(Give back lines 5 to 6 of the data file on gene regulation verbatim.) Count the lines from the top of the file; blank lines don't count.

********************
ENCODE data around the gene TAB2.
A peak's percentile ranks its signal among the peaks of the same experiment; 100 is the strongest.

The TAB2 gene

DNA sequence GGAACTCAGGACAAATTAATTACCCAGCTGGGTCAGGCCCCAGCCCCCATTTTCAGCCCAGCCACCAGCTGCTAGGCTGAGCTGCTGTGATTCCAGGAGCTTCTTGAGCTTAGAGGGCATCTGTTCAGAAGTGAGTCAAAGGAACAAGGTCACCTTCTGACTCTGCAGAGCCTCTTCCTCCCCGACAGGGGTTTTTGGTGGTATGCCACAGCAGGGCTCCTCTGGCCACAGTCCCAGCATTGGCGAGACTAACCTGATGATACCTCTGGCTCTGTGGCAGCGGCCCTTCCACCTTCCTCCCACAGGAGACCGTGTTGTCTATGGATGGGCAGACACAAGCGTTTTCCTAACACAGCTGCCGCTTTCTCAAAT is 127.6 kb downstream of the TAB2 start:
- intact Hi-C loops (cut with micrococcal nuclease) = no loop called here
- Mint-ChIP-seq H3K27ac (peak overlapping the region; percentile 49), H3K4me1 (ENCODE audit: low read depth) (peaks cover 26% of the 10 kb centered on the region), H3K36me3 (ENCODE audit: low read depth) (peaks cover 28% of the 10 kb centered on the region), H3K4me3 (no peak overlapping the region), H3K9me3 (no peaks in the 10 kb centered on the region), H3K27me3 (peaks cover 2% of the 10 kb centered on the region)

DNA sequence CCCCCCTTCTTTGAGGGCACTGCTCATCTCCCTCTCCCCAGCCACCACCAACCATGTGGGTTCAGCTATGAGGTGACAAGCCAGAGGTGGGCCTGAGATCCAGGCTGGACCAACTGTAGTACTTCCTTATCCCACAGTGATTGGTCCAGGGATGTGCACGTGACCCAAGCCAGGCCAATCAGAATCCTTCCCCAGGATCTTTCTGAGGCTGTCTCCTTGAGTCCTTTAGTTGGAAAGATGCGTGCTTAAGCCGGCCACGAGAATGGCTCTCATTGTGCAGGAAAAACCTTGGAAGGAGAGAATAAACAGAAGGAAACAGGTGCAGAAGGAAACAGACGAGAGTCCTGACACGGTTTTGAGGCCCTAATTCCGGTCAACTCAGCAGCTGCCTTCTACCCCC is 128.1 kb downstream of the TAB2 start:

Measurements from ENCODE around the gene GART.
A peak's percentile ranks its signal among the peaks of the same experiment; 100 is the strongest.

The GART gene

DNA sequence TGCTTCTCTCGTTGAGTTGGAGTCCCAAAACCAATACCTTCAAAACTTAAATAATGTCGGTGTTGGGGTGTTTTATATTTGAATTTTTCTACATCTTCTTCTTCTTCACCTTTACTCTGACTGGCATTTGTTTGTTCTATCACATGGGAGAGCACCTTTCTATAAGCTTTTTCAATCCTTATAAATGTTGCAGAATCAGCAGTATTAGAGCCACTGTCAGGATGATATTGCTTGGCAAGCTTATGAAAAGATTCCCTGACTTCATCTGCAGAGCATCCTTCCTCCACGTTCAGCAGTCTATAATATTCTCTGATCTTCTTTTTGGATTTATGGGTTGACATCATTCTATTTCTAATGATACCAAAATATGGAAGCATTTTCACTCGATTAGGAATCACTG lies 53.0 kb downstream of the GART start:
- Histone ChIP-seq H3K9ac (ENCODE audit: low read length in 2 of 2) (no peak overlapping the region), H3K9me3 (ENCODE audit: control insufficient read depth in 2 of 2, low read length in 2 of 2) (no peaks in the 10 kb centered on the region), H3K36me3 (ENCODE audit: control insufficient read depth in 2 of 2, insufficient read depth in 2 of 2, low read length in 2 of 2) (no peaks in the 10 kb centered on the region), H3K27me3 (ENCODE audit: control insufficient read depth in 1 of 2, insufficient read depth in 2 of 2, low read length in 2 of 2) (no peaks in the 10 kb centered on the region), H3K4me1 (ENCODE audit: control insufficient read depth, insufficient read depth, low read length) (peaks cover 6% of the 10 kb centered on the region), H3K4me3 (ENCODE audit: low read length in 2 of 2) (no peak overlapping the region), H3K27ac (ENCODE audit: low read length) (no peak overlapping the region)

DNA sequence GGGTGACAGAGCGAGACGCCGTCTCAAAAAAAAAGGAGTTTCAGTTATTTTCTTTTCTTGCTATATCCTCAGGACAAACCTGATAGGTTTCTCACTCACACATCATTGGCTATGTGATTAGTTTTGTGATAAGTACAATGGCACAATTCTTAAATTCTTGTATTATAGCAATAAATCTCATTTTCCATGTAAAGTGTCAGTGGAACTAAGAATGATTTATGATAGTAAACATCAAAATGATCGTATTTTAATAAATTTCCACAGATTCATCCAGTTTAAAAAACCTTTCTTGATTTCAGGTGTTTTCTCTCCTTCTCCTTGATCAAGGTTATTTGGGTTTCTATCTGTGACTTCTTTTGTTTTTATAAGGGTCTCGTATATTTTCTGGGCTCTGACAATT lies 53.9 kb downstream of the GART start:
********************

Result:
- intact Hi-C loops (cut with micrococcal nuclease) = no loop called here
- Mint-ChIP-seq H3K27ac (peak overlapping the region; percentile 49), H3K4me1 (ENCODE audit: low read depth) (peaks cover 26% of the 10 kb centered on the region), H3K36me3 (ENCODE audit: low read depth) (peaks cover 28% of the 10 kb centered on the region), H3K4me3 (no peak overlapping the region), H3K9me3 (no peaks in the 10 kb centered on the region), H3K27me3 (peaks cover 2% of the 10 kb centered on the region)